How to make a newspaper in an hour

Fringe review: Enter the offices of The Dublin Correspondænt and bring your controversial opinions

The Dublin Correspondænt

“People said I was mad to start up a newspaper in 2017,” says my editor-in-chief Conor O’Toole. He’s a sanguine, encouraging guy to work for at The Dublin Correspondænt, a publication so relaxed it operates out of a flat and has a typo in its masthead.

In every other respect, time is against us: there’s just an hour to put together tomorrow’s edition, from the front page news story and front page theatre review (now there’s an idea), to the front page opinion piece, crossword and personal ads. Basically, it’s only a front page.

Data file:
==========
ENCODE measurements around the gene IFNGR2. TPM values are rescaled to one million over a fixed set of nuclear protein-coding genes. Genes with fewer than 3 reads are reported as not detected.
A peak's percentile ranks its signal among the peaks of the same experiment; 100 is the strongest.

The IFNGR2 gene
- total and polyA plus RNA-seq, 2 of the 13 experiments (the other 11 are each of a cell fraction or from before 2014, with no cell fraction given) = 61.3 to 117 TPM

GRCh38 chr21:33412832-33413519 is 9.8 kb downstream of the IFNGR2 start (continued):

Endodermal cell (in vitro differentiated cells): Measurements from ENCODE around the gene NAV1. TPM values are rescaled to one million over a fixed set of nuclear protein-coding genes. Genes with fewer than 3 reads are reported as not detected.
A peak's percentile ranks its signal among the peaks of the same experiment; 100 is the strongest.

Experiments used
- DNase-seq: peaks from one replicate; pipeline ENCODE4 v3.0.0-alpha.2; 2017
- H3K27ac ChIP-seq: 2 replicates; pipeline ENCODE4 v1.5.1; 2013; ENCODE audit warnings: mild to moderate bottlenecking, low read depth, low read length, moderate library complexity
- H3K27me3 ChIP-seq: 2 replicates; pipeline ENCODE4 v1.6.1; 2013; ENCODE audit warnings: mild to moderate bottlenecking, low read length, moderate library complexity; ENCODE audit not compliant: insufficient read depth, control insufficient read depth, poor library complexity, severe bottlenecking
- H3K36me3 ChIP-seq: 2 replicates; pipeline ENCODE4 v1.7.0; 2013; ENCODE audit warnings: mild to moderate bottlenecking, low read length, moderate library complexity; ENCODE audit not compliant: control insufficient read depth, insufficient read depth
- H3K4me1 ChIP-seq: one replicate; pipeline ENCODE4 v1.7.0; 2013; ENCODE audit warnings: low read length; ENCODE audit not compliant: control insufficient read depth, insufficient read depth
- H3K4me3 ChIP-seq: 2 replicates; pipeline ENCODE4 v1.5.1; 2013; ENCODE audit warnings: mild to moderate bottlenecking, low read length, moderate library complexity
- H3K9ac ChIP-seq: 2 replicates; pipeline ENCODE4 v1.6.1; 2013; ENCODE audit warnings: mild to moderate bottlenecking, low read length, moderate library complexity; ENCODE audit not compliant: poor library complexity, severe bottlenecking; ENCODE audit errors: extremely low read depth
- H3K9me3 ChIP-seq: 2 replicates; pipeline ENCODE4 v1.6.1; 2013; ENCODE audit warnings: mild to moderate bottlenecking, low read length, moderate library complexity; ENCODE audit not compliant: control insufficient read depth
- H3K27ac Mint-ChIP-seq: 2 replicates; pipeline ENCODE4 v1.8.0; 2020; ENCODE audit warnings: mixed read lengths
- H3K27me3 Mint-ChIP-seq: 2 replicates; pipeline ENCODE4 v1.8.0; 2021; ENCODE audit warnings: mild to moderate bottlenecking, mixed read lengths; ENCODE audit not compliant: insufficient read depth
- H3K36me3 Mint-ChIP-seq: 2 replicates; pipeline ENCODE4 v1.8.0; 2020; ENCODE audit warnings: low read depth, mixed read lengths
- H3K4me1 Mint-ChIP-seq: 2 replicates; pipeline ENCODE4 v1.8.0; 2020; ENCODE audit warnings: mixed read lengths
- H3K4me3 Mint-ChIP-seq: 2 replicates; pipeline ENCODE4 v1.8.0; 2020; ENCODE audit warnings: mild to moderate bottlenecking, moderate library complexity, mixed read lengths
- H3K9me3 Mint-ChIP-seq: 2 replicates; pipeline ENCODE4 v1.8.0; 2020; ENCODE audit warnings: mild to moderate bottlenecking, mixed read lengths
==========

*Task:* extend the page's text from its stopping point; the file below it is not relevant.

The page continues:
The content is briskly sourced from us, the news team, cannibalising recent personal events: in our case, a robbery by a one-night-stand, which goes out under the headline, “Crime of Passion!” Other pieces are instant commissions: “Does anyone have any controversial opinions?” Through it all, the office burbles with good music, anecdotes, valuable short cuts for editing and living, some breezy gags and a busy camaraderie.


Sure, it’s a parody of process, but O’Toole nails the fun stuff: the crackling energy of an absorbing team game, the miracles forged under pressure (“You, draw a satirical cartoon”) and the countless sly cheats we call professionalism.

It's intimate and entertaining, wonderfully Fringe, and, for the old media spirit that inspires it, much closer to a lifeline. 
Runs until Sept 24